2. Asynchronous Gossip for Averaging and Spectral Ranking

    Science.gov (United States)

    Borkar, Vivek S.; Makhijani, Rahul; Sundaresan, Rajesh

    2014-08-01

    We consider two variants of the classical gossip algorithm. The first variant is a version of asynchronous stochastic approximation. We highlight a fundamental difficulty associated with the classical asynchronous gossip scheme, viz., that it may not converge to a desired average, and suggest an alternative scheme based on reinforcement learning that has guaranteed convergence to the desired average. We then discuss a potential application to a wireless network setting with simultaneous link activation constraints. The second variant is a gossip algorithm for distributed computation of the Perron-Frobenius eigenvector of a nonnegative matrix. While the first variant draws upon a reinforcement learning algorithm for an average cost controlled Markov decision problem, the second variant draws upon a reinforcement learning algorithm for risk-sensitive control. We then discuss potential applications of the second variant to ranking schemes, reputation networks, and principal component analysis.

  3. Computing by Temporal Order: Asynchronous Cellular Automata

    Directory of Open Access Journals (Sweden)

    Michael Vielhaber

    2012-08-01

    Full Text Available Our concern is the behaviour of the elementary cellular automata with state set 0,1 over the cell set Z/nZ (one-dimensional finite wrap-around case, under all possible update rules (asynchronicity. Over the torus Z/nZ (n<= 11,we will see that the ECA with Wolfram rule 57 maps any v in F_2^n to any w in F_2^n, varying the update rule. We furthermore show that all even (element of the alternating group bijective functions on the set F_2^n = 0,...,2^n-1, can be computed by ECA57, by iterating it a sufficient number of times with varying update rules, at least for n <= 10. We characterize the non-bijective functions computable by asynchronous rules.

  4. Search for long-lived supersymmetry particles by signature of a high track-multiplicity displaced vertex using the LHC-ATLAS Experiment

    CERN Document Server

    AUTHOR|(INSPIRE)INSPIRE-00360876

    Long-lived supersymmetry (SUSY) particles decaying within the tracking volume of the LHC-ATLAS Experiment can be reconstructed as a displaced vertex (DV). The search strategy involves attempting to reassemble the decay point of the long-lived particles (LLPs) by fitting vertices from the trajectories arising from the charged decay products. A search, looking for a signature of a massive high track-multiplicity DV has been conducted using data collected during 2012 by the LHC-ATLAS Experiment at $\\sqrt{s}~=~8$ TeV, equaling to an integrated luminosity of 20.3 fb$^{-1}$. A signature of a massive displaced vertex is especially powerful due to the lack of any heavy long-lived standard model particles. Thereby, giving an analysis that is nearly background free. This dissertation describes the new, much more generic, "$DV+\\text{jets}$" channel. In this channel events with high momentum jets and at least one displaced vertex are considered. Eliminating the requirement of an associated $\\mu$ generated, to date of w...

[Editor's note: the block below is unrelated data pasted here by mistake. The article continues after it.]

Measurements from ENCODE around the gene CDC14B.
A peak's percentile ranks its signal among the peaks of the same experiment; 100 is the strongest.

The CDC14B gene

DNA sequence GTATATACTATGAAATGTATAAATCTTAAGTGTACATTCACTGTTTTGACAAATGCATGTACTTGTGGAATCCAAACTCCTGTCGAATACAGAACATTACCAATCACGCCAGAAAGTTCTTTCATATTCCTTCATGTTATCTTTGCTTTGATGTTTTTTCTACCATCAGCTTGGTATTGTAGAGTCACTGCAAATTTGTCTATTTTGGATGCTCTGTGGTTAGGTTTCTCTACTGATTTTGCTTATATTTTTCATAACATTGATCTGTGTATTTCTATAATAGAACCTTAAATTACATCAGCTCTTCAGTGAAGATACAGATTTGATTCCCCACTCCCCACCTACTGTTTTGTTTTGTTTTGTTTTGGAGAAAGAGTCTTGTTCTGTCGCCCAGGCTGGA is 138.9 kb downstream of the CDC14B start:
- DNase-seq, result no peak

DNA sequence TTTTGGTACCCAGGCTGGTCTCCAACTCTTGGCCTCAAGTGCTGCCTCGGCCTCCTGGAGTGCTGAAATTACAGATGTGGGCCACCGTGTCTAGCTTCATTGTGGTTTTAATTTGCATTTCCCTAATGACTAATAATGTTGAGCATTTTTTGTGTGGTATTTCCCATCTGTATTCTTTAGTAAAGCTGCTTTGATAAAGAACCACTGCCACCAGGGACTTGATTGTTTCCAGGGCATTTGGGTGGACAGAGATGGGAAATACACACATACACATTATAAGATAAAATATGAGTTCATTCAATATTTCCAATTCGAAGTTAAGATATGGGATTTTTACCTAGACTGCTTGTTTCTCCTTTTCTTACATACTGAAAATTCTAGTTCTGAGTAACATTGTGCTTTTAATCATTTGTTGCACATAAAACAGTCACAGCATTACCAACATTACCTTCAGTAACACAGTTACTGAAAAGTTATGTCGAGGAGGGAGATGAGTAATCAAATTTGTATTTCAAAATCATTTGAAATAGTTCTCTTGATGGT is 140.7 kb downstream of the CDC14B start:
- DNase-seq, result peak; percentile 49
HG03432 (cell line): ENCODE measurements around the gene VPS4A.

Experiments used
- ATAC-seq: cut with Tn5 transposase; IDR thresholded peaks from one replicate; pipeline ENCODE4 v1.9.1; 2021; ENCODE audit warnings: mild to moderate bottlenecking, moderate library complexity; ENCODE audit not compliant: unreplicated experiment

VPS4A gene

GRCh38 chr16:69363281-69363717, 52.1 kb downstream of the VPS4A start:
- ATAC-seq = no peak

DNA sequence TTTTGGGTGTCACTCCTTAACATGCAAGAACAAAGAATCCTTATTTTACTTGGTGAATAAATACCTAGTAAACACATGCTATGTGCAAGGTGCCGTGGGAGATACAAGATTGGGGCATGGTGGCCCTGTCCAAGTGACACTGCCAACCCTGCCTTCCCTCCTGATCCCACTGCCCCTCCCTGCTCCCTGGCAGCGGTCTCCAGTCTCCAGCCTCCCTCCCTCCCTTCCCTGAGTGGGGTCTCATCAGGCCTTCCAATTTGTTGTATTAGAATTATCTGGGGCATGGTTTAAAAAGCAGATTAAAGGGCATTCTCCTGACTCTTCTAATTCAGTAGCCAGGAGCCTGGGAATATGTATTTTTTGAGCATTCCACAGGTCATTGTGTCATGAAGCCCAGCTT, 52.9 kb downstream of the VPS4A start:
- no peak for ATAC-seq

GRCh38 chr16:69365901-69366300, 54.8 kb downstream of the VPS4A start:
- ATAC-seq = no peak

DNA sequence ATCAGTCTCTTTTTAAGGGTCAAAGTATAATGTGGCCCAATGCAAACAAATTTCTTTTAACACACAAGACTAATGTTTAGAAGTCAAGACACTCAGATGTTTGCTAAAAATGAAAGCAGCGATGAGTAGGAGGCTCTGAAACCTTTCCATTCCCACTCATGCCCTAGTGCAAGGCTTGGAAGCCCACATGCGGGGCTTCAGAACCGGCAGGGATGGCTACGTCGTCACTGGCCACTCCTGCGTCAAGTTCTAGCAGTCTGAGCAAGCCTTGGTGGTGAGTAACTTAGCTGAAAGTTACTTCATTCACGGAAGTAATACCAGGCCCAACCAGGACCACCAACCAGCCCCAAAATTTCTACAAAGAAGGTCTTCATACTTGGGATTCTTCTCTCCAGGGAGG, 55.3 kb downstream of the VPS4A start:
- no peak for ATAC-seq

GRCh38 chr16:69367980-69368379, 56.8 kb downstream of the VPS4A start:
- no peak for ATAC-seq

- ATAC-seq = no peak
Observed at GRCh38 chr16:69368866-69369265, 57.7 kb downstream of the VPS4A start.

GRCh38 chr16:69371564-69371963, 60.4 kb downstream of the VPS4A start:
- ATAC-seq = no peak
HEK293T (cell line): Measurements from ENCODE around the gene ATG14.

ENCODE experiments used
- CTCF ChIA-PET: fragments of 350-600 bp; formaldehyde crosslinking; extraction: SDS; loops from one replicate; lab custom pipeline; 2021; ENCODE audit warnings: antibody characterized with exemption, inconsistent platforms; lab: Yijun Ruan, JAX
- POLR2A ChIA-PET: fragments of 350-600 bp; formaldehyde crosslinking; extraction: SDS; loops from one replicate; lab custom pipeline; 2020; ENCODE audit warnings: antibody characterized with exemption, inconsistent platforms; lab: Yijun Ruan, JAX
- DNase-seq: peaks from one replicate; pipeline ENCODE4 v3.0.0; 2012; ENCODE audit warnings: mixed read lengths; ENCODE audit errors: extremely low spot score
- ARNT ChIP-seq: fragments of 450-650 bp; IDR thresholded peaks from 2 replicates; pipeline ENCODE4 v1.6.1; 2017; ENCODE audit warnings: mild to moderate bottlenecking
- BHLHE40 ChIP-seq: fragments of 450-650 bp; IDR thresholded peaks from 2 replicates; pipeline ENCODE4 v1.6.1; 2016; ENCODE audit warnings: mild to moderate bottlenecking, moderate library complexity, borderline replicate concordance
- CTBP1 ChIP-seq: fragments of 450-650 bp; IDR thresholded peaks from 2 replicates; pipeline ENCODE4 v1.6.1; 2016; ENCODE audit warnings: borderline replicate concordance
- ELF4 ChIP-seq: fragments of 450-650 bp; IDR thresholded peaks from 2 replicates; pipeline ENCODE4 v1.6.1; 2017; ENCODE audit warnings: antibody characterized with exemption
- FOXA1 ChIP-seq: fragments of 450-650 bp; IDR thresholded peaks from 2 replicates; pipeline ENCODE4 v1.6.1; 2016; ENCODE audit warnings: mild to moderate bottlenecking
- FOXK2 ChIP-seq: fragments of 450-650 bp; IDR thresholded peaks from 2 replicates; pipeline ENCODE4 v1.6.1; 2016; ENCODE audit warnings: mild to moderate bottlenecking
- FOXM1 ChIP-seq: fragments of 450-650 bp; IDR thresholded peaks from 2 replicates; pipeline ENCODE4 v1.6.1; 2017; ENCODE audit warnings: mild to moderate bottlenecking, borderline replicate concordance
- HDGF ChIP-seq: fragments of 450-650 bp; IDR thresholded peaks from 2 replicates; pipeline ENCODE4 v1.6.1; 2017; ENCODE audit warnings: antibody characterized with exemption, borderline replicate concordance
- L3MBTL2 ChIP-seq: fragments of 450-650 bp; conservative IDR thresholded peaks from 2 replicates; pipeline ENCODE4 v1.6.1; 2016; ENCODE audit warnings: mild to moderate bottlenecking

5. Blending Online Asynchronous and Synchronous Learning

    Directory of Open Access Journals (Sweden)

    Lisa C. Yamagata-Lynch

    2014-04-01

    Full Text Available In this article I will share a qualitative self-study about a 15-week blended 100% online graduate level course facilitated through synchronous meetings on Blackboard Collaborate and asynchronous discussions on Blackboard. I taught the course at the University of Tennessee (UT during the spring 2012 semester and the course topic was online learning environments. The primary research question of this study was: How can the designer/instructor optimize learning experiences for students who are studying about online learning environments in a blended online course relying on both synchronous and asynchronous technologies? I relied on student reflections of course activities during the beginning, middle, and the end of the semester as the primary data source to obtain their insights regarding course experiences. Through the experiences involved in designing and teaching the course and engaging in this study I found that there is room in the instructional technology research community to address strategies for facilitating online synchronous learning that complement asynchronous learning. Synchronous online whole class meetings and well-structured small group meetings can help students feel a stronger sense of connection to their peers and instructor and stay engaged with course activities. In order to provide meaningful learning spaces in synchronous learning environments, the instructor/designer needs to balance the tension between embracing the flexibility that the online space affords to users and designing deliberate structures that will help them take advantage of the flexible space.

  6. Alpha particle and proton relative thermoluminescence efficiencies in LiF:Mg, Cu, P:is track structure theory up to the task?